Climbing nightshade

Climbing nightshade

Solanum dulcamara

Kingdom: Plantae

Phylum: Tracheophyta (Angiosperm)

Class: Magnoliopsida

Order: Solanales

Family: Solanaceae

Genus: Solanum

Species: dulcamara

Where in the OLL?

  • S. dulcamara is NOT native to the Americas. Its native range is widespread in Europe, Eastern Asia and Northern Africa. This plant has been included due to its current presence in the Wetlands Meadow in the OLL. It belongs to the Solanum genus of the Nightshade family, along with well-known and loved members such as potato (Solanum tuberosum), tomato (Solanum lycopersicum), and eggplant (Solanum melongena).
  • Solanine (glycoalkaloid poison) is produced by plants of the Solanum genus. It is produced as the plant’s natural defense against insects, diseases and herbivores. Solanine can be found in greening potatoes (S. tuberosum), which increases with light exposure. Although the green color itself is just harmless chlorophyll, the presence of green indicates solanine build-up underneath the skin.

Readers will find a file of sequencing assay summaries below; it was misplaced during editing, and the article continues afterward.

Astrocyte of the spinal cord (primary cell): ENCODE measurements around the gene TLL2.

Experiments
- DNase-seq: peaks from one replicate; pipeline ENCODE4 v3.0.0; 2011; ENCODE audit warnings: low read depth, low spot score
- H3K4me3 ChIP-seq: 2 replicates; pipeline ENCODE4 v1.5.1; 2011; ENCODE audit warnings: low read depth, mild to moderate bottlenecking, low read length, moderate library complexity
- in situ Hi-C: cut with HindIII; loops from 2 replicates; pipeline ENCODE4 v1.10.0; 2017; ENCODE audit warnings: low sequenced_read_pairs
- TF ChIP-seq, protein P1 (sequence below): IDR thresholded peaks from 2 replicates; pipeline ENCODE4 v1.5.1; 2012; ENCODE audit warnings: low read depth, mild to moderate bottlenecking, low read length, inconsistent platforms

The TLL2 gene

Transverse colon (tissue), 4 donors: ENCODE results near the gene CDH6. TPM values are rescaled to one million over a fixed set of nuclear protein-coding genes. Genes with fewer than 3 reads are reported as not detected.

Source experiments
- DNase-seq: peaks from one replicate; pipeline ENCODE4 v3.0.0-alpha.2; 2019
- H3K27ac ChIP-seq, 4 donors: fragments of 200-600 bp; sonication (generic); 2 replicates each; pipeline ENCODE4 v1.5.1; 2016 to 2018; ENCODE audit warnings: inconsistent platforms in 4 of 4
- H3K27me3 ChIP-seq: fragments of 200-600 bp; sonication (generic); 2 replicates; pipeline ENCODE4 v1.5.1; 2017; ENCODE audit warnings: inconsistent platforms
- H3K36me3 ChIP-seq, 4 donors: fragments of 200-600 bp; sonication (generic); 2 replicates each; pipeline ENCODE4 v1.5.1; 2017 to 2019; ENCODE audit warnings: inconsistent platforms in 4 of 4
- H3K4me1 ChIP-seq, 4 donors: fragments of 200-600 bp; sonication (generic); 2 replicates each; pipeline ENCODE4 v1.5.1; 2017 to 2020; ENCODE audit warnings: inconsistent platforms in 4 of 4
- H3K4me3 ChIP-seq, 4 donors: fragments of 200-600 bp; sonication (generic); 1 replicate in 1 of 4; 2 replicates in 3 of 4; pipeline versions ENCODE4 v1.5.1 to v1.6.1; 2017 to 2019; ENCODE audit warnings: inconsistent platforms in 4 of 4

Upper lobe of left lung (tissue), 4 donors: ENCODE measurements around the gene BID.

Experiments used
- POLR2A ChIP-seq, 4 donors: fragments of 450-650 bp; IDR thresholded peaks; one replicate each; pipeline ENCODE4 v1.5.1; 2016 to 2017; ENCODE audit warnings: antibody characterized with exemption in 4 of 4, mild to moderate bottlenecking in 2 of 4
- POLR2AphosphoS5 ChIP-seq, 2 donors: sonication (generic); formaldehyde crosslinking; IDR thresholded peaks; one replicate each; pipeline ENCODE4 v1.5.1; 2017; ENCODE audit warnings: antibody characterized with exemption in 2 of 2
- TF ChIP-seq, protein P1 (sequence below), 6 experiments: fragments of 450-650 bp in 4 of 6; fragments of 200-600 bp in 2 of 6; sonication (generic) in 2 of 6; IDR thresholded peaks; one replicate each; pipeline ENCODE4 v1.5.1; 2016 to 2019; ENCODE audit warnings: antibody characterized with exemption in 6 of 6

• IMPORTANT NOTE: All parts of S. dulcamara are toxic; the highest concentration is found in green, unripe berries. Although fatal solanine poisoning cases are rare in humans, there are documented cases of fatalities in children from the ingestion of S. dulcamara. It is neurotoxic, causing neurological and gastrointestinal illnesses. It contains both solanine and dulcamarine. Dulcamarine is similar to atropine, one of the toxins found in deadly belladonna plant (Atropa belladonna). Solanine can inhibit cholinesterase, which acts as a neurotransmitter and reactions are necessary for certain neurons to return to resting state. Research shows solanine exposure opens the potassium channels of mitochondria. This increases its membrane potential and can lead to increased calcium concentration in the cytoplasm, causing cell damage and apoptosis (cell death). Although the plant looks pretty, it shouldn’t be consumed.